LEAN PRODUCTION

Aditi Phadke TY-C Roll No.: 3120

WHAT IS LEAN?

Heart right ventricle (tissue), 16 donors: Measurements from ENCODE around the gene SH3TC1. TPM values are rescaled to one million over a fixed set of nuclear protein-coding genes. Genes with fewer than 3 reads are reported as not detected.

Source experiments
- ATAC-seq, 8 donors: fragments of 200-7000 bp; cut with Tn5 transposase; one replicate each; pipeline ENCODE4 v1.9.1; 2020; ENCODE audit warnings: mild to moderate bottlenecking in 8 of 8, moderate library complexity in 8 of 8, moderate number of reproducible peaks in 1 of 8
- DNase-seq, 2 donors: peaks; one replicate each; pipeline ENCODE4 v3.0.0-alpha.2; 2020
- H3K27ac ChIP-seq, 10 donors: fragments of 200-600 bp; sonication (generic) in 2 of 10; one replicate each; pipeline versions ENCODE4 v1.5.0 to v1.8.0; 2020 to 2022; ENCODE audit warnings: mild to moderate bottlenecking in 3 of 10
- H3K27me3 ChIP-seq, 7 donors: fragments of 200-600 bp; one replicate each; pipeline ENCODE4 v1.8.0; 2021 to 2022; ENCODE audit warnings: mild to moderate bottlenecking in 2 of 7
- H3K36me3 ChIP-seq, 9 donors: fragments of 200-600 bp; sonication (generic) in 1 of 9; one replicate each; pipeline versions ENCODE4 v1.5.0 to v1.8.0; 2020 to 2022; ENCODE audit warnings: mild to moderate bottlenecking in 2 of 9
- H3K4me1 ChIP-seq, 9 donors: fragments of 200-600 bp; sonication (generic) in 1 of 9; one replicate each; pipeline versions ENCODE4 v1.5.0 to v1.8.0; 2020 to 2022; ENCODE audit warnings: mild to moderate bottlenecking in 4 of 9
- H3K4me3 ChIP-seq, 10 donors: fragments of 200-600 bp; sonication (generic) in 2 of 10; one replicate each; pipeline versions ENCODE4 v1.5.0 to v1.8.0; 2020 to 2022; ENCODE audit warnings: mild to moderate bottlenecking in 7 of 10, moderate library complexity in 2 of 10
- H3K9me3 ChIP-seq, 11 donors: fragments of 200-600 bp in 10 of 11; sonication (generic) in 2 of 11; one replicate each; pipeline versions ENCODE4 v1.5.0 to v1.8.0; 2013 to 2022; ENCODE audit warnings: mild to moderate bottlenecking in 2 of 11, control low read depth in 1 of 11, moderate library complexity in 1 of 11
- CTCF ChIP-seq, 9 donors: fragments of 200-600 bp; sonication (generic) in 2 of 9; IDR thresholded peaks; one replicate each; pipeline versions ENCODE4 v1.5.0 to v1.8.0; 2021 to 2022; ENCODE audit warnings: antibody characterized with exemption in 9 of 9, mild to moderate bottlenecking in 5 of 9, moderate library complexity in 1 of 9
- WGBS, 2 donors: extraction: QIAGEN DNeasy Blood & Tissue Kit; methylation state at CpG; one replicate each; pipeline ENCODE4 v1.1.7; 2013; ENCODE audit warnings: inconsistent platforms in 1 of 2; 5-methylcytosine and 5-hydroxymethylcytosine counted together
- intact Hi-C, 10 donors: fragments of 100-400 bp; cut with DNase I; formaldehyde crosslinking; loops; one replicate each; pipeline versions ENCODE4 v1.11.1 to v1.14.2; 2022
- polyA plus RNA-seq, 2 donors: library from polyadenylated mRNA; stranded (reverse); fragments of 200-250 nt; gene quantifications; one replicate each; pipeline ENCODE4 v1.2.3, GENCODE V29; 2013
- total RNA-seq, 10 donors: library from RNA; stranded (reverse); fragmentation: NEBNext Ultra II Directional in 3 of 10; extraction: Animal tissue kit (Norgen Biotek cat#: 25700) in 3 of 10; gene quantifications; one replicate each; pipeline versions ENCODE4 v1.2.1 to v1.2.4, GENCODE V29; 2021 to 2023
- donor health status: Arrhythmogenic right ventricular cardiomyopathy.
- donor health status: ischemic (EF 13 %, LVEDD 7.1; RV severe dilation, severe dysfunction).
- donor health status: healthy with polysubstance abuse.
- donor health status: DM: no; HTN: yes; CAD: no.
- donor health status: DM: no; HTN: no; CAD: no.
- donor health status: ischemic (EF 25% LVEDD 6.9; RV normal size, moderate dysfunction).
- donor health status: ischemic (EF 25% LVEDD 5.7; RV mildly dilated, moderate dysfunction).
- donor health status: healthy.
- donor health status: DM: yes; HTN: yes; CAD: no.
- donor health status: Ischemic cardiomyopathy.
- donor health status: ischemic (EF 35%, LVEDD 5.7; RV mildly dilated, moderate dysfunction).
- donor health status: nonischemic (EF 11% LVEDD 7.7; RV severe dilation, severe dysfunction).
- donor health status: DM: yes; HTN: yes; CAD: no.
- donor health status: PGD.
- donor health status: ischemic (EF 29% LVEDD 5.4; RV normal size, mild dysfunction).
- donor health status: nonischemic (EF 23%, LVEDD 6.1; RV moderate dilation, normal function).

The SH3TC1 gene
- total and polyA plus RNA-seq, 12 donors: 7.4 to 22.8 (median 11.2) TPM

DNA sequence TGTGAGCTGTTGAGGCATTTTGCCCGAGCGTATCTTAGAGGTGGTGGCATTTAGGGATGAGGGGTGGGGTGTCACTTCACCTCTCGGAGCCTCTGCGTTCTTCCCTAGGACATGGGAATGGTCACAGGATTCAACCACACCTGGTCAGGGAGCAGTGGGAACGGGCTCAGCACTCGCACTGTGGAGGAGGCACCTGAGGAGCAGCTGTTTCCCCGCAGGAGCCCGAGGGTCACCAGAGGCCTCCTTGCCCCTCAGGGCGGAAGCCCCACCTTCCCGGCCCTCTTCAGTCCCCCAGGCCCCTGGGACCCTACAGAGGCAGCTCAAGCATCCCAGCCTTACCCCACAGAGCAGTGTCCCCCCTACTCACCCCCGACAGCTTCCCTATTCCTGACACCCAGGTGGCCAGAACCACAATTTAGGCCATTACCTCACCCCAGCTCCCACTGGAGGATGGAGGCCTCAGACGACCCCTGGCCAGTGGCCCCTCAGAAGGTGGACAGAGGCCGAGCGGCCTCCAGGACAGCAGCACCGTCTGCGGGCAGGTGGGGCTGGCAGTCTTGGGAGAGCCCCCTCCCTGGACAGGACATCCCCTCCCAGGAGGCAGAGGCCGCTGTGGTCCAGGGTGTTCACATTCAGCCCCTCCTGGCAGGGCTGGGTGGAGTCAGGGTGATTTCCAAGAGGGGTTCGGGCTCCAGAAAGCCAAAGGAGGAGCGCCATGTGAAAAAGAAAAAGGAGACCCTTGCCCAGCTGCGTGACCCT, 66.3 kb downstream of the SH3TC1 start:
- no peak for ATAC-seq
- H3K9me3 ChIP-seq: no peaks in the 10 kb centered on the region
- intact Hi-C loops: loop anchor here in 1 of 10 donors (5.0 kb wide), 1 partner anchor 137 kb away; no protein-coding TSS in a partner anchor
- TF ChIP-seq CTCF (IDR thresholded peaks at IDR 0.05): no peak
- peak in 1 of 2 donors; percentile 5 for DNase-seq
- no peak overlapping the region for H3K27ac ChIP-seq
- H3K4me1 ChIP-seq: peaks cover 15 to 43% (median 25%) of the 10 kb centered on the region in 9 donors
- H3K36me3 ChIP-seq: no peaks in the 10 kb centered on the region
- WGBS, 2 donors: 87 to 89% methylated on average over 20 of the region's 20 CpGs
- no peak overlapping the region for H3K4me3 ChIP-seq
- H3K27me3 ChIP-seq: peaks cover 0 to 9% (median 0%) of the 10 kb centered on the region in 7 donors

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and vertical departments to optimizing the flow of products and services through entire value streams that flow horizontally across technologies. information management becomes much simpler and more accurate. founders of the Lean Enterprise Institute and the Lean Enterprise Academy (UK). less capital. and less time to make products and services at far less costs and with much fewer defects. creates processes that need less human effort. The ultimate goal is to provide perfect value to the customer through a perfect value creation process that has zero waste. Many organizations choose not to use the word lean. Companies are able to respond to changing customer desires with high variety. but the way the company operates. The word transformation or lean transformation is often used to characterize a company moving from an old way of thinking to lean thinking. Ph. assets. lean means creating more value for customers with fewer resources. Not true. This takes a longterm perspective and perseverance. including healthcare and governments.D.The core idea is to maximize customer value while minimizing waste. but to label what they do as their own system. To accomplish this. assets. less space. compared with traditional business systems. respectively. Also. instead of at isolated points. It requires a complete transformation on how a company conducts business. While there are many very 2 . and departments to customers. and with very fast throughput times. Lean for Production and Services A popular misconception is that lean is suited only for manufacturing. lean thinking changes the focus of management from optimizing separate technologies. at MIT's International Motor Vehicle Program. Simply.. Businesses in all industries and services. Eliminating waste along entire value streams. It is not a tactic or a cost reduction program. but a way of thinking and acting for an entire organization. The characteristics of a lean organization and supply chain are described in Lean Thinking. Why? To drive home the point that lean is not a program or short term cost reduction program. The term "lean" was coined to describe Toyota's business during the late 1980s by a research team headed by Jim Womack. low cost. by Womack and Dan Jones. Lean applies in every business and every process. high quality. such as the Toyota Production System or the Danaher Business System. A lean organization understands customer value and focuses its key processes to continuously increase it. are using lean principles as the way they think and do.